'Anger Controlls Him' by Jessica Flavin (Photo: Jessica Flavin/Wikimedia)
Evolution doesn't favour the selfish, according to a new study by two University of Michigan scientists.
"We found evolution will punish you if you're selfish and mean," lead author Christoph Adami, MSU professor of microbiology and molecular genetics, said.
Selfishness may help you in the short term, but over a longer time frame, evolution doesn't reward selfish behaviour.
"For a short time, and against a specific set of opponents, some selfish organisms may come out ahead. But selfishness isn't evolutionarily sustainable," Adami continued.
The paper, which was co-written with Arend Hintze and published in the latest issue of Nature Communications, focuses on game theory, which is used in biology, economics, and political science.
In 2012, a scientific paper explained a strategy that would allow selfish players to "win" in game theory against players who cooperated with others.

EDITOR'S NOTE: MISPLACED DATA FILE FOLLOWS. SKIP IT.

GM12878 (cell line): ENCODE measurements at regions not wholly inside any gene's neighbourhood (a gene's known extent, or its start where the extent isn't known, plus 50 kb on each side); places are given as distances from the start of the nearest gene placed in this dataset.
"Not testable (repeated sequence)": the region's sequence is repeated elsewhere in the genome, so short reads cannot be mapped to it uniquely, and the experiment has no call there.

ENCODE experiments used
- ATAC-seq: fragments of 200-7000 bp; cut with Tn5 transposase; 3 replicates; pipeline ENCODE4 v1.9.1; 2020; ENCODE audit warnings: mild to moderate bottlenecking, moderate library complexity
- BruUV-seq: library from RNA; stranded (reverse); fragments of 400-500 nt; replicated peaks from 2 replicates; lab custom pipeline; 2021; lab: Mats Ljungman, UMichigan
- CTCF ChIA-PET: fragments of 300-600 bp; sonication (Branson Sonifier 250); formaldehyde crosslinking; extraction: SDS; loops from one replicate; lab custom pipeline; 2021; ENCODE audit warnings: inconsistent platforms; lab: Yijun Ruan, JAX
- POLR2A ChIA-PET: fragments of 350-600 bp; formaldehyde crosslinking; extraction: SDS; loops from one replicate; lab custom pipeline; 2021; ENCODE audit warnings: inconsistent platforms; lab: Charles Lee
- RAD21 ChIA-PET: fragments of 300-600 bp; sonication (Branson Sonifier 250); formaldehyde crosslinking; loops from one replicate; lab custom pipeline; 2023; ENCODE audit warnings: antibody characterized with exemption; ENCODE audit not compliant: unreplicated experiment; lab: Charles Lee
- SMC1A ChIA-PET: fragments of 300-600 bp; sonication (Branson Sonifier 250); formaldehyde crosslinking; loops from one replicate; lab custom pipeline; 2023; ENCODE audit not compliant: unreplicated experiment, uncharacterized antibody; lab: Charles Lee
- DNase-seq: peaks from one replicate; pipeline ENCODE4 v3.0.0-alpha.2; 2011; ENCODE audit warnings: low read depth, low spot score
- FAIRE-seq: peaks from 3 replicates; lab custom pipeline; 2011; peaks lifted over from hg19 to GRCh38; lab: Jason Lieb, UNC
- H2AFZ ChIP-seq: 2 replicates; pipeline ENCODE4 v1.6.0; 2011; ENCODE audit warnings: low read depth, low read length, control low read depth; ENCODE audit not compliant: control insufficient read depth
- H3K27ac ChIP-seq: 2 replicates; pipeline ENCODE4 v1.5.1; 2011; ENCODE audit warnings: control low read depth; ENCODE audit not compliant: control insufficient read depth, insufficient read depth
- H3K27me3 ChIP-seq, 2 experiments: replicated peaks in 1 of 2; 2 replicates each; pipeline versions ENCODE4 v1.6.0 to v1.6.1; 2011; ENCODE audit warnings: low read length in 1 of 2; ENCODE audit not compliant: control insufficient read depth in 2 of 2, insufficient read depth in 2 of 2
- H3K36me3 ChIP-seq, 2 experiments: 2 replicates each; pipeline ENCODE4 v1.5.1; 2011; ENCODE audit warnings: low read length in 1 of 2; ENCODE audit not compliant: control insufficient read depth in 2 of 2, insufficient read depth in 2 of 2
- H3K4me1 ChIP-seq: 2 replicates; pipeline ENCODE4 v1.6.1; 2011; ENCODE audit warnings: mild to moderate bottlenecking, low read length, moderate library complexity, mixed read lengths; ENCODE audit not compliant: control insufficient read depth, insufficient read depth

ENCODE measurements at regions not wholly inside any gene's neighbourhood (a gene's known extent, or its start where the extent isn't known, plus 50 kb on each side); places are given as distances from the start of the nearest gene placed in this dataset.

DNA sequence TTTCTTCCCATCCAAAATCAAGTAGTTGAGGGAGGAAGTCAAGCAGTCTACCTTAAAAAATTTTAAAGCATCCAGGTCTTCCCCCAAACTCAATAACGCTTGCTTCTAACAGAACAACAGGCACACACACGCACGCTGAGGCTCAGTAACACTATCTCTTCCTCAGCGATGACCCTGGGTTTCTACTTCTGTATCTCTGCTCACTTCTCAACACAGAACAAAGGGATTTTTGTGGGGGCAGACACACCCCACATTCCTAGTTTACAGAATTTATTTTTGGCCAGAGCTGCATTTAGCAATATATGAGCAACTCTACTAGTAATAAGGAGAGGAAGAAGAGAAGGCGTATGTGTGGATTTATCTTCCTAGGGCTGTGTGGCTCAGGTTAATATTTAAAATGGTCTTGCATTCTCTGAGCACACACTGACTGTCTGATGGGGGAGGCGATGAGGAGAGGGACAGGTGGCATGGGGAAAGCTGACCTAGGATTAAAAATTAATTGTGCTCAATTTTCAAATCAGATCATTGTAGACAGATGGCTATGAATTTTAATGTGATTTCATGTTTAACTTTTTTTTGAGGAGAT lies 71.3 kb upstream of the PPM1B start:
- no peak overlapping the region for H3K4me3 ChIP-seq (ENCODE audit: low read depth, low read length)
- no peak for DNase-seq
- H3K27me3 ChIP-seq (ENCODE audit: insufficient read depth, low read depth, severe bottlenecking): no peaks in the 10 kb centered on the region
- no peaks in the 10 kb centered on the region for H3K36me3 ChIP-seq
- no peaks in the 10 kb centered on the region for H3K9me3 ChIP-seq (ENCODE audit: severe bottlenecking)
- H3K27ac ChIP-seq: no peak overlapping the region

That strategy is called "zero-determinant" (ZD) and it raised some questions in the minds of the authors of the new study.
"The paper caused quite a stir," said Adami. "The main result appeared to be completely new, despite 30 years of intense research in this area."
In particular, Adami and Hintze doubted that using a ZD strategy would eliminate all competitors and lead to a world made up of selfish beings.
Using high-powered computers, they ran hundreds of thousands of games to test their theory.
They found that ZD strategies worked well when used against players who were cooperative.
But when a player using ZD strategies encountered another player acting the same way, the approach wasn't nearly as successful.
Another conclusion of the study is that selfishness isn't a sustainable strategy in the long run.
In simulations, even when ZD players managed to eliminate cooperative players, those who were left were forced to evolve away from being selfish in order to survive.
The key to evolutionary success, according to the study's authors, is communication.
"Communication is critical for cooperation," Adami said. "We think communication is the reason cooperation occurs."